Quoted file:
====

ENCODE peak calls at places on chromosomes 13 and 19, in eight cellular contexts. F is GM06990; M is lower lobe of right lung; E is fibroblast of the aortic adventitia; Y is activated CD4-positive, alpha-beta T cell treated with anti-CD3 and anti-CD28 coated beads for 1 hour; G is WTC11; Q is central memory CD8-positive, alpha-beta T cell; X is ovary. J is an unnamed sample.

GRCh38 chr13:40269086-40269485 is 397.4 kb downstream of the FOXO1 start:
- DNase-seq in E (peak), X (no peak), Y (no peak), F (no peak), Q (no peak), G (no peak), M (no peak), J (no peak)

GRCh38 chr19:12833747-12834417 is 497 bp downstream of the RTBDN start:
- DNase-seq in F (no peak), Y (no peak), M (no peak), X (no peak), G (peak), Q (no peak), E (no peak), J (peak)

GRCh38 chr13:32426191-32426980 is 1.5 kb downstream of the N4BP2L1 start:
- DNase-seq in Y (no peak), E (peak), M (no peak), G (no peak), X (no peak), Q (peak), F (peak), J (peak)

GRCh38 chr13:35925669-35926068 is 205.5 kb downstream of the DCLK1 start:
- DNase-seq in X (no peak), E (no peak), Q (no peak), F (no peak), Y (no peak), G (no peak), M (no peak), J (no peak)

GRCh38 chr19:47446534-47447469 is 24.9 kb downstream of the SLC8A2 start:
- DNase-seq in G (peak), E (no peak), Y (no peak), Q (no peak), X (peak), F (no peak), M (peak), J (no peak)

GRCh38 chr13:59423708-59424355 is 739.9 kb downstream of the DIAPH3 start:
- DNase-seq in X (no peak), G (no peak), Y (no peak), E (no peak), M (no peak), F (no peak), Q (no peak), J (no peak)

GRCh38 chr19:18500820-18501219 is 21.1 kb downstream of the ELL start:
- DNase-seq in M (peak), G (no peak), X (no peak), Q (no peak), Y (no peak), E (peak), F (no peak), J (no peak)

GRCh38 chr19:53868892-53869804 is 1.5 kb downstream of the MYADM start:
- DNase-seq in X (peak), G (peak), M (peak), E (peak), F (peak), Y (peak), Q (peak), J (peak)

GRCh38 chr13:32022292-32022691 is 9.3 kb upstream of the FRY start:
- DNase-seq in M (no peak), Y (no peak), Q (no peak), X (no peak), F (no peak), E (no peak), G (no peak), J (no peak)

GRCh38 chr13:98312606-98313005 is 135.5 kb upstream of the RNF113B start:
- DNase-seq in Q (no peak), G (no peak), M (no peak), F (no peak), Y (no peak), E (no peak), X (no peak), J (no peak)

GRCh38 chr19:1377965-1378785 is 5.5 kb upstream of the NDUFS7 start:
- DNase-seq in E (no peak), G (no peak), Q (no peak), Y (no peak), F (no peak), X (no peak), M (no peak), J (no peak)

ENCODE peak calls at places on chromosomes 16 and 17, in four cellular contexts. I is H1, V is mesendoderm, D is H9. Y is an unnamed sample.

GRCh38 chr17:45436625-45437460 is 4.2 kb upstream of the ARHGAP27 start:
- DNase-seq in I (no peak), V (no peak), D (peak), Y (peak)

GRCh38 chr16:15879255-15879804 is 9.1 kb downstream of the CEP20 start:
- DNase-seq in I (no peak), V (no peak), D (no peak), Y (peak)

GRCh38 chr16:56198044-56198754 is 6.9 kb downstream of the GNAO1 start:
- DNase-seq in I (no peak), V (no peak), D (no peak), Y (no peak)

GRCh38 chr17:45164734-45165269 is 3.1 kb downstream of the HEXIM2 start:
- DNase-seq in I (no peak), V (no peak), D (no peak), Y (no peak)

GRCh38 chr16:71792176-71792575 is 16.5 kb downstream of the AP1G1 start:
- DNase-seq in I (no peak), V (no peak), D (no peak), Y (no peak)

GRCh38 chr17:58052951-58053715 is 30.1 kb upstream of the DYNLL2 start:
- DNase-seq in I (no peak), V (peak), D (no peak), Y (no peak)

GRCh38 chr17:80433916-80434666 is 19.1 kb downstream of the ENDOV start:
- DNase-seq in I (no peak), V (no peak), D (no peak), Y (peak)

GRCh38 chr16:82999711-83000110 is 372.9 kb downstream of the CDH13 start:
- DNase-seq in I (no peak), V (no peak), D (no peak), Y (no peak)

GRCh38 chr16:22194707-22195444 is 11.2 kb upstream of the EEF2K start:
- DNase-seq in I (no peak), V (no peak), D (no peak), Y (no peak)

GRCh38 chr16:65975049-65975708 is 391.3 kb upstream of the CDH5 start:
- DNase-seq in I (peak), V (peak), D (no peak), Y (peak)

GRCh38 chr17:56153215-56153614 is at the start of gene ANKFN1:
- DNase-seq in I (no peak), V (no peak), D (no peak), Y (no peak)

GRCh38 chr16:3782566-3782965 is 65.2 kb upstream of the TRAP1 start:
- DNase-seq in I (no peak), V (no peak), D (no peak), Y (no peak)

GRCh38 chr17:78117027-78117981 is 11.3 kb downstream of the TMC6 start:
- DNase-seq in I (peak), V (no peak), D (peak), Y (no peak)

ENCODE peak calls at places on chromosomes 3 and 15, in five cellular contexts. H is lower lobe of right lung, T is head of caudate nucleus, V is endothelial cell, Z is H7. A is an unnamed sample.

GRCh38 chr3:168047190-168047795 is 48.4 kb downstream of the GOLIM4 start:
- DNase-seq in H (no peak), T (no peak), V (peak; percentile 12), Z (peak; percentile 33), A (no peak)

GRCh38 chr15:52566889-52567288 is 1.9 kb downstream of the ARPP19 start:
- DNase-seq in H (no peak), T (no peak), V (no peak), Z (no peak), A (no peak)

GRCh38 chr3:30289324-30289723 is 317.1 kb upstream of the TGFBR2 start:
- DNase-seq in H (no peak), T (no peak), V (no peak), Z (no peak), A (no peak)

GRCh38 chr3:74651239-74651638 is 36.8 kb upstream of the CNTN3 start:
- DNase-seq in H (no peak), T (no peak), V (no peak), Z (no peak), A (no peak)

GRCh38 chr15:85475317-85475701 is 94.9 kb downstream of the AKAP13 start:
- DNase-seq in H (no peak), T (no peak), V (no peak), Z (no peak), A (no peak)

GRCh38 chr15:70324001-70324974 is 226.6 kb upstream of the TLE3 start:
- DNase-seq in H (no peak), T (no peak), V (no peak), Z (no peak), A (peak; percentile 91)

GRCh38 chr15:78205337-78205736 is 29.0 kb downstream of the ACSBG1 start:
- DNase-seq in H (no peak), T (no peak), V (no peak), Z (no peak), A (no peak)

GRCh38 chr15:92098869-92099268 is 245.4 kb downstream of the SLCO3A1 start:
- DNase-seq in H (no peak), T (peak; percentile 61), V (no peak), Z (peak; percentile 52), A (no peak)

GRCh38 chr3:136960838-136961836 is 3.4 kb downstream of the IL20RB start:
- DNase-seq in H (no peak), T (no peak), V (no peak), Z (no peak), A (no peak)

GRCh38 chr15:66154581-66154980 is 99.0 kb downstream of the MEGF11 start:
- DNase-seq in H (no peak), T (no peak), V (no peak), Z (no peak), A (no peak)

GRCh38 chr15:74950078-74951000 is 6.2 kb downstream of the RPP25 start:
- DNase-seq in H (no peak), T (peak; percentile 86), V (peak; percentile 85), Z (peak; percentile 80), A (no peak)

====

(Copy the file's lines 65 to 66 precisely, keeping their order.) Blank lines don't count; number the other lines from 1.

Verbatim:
- DNase-seq in H (no peak), T (no peak), V (no peak), Z (no peak), A (no peak)

GRCh38 chr15:92098869-92099268 is 245.4 kb downstream of the SLCO3A1 start: